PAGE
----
Tuesday, March 15, 2016
that kind of question
And he's right. He says that the fact of the redemption of the universe by Jesus's sacrifice on the cross and resurrection is a philosophical question. The reason it is philosophical is because it asks "why?"
That's where we cross the line from science into philosophy. And many people don't realize that distinction, do they? How often have you heard scientists trying to explain answers to the "why" question? Science tells us "how". It isn't designed to tell us "why". "Why is the sky blue?" a child might ask. And a well meaning adult will answer "Because sunlight is filtered through various amounts of atmosphere, and the light that reaches our eyes appears blue because of that filtering process." But that doesn't tell us "why". It tells us HOW it appears blue.
When science tells us that our galaxy is incredibly enormous, and there is an unimaginably large number of stars in it, and it is only one of such a large number of galaxies that we literally can't comprehend the number, it does well. When it then says "you are therefore insignificant", it crosses the line that science isn't designed to cross... and enters the proper field of philosophy.
So when Lewis tells us today that when God redeemed us sinful, silly little humans from our sinfulness and silliness, He also redeemed the universe entire, with all of its stars and galaxies, it is a philosophical question that we're exploring. Not a scientific one.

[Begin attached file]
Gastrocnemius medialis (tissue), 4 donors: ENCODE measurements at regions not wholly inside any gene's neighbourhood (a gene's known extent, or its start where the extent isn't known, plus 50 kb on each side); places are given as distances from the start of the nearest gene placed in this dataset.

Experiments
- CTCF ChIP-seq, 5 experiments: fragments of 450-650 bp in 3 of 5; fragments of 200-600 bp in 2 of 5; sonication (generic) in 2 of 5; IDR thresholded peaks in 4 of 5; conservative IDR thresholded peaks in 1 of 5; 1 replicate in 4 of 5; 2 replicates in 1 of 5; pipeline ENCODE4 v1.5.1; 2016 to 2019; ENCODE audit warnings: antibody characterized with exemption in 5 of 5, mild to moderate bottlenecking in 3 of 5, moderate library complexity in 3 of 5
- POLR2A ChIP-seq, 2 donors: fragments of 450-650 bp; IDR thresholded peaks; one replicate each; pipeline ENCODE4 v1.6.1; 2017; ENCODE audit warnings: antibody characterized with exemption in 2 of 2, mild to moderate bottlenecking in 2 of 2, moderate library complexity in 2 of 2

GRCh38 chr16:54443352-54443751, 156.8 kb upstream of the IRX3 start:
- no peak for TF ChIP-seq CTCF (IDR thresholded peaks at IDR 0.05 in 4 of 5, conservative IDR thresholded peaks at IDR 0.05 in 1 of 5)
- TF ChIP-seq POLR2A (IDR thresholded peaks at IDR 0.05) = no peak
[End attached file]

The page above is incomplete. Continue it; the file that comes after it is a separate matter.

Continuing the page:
Is that an important distinction? I believe it is. And the words "I believe it is" tell us why. Because science tells us what is. It doesn't require us to exercise our faith. We don't have to BELIEVE things, we can operate solely on what we see. But faith (which is necessary to please God) requires us to go beyond what we see. Faith, which is one of the basic tenets of Christianity, if not all religions, REQUIRES us to go beyond science. Does it require us to deny science? Not at all. We can observe what is around us and do experiments and learn about the cosmos to our hearts' content. As long as our experiments don't violate the moral code. But faith requires us to go beyond what we see, and believe in what we, by design, CANNOT see.
God, thank You for giving us both philosophy and science, and helping us learn the difference.